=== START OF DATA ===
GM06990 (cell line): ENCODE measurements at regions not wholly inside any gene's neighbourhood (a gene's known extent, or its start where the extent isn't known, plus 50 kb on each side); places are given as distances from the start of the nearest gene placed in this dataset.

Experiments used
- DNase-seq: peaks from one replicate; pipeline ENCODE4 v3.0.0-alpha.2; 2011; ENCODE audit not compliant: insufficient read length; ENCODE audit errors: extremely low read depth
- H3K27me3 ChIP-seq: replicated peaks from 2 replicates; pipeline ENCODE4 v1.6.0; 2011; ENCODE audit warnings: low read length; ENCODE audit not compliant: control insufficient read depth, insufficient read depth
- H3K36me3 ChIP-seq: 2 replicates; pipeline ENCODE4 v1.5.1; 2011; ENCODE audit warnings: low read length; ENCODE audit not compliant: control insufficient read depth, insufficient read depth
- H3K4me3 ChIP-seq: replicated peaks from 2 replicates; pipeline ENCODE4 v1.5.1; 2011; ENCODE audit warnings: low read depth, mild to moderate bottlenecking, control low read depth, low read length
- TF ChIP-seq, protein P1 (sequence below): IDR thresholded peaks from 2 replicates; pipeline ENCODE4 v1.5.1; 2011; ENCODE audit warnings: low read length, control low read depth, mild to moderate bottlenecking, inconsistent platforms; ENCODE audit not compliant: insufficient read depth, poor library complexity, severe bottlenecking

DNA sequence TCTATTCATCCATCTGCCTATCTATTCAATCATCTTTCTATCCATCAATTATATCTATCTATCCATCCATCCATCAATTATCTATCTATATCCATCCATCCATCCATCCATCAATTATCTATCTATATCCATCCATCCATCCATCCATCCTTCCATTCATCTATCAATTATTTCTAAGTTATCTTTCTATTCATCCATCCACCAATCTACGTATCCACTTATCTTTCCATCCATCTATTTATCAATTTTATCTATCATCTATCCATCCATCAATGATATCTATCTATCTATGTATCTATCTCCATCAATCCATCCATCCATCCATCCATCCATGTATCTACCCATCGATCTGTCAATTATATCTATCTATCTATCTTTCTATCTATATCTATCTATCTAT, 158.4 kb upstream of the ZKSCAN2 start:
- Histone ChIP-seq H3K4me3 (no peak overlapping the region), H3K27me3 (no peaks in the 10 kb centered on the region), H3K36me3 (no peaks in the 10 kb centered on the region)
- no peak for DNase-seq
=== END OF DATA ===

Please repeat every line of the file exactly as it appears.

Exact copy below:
GM06990 (cell line): ENCODE measurements at regions not wholly inside any gene's neighbourhood (a gene's known extent, or its start where the extent isn't known, plus 50 kb on each side); places are given as distances from the start of the nearest gene placed in this dataset.

Experiments used
- DNase-seq: peaks from one replicate; pipeline ENCODE4 v3.0.0-alpha.2; 2011; ENCODE audit not compliant: insufficient read length; ENCODE audit errors: extremely low read depth
- H3K27me3 ChIP-seq: replicated peaks from 2 replicates; pipeline ENCODE4 v1.6.0; 2011; ENCODE audit warnings: low read length; ENCODE audit not compliant: control insufficient read depth, insufficient read depth
- H3K36me3 ChIP-seq: 2 replicates; pipeline ENCODE4 v1.5.1; 2011; ENCODE audit warnings: low read length; ENCODE audit not compliant: control insufficient read depth, insufficient read depth
- H3K4me3 ChIP-seq: replicated peaks from 2 replicates; pipeline ENCODE4 v1.5.1; 2011; ENCODE audit warnings: low read depth, mild to moderate bottlenecking, control low read depth, low read length
- TF ChIP-seq, protein P1 (sequence below): IDR thresholded peaks from 2 replicates; pipeline ENCODE4 v1.5.1; 2011; ENCODE audit warnings: low read length, control low read depth, mild to moderate bottlenecking, inconsistent platforms; ENCODE audit not compliant: insufficient read depth, poor library complexity, severe bottlenecking

DNA sequence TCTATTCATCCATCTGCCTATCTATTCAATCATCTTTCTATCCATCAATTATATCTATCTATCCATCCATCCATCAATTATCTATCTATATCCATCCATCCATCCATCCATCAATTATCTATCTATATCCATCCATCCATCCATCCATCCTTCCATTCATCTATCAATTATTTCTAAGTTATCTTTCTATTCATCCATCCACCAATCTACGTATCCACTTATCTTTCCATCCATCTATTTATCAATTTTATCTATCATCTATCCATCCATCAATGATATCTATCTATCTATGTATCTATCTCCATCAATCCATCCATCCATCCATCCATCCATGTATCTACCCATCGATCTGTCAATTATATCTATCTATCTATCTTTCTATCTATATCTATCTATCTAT, 158.4 kb upstream of the ZKSCAN2 start:
- Histone ChIP-seq H3K4me3 (no peak overlapping the region), H3K27me3 (no peaks in the 10 kb centered on the region), H3K36me3 (no peaks in the 10 kb centered on the region)
- no peak for DNase-seq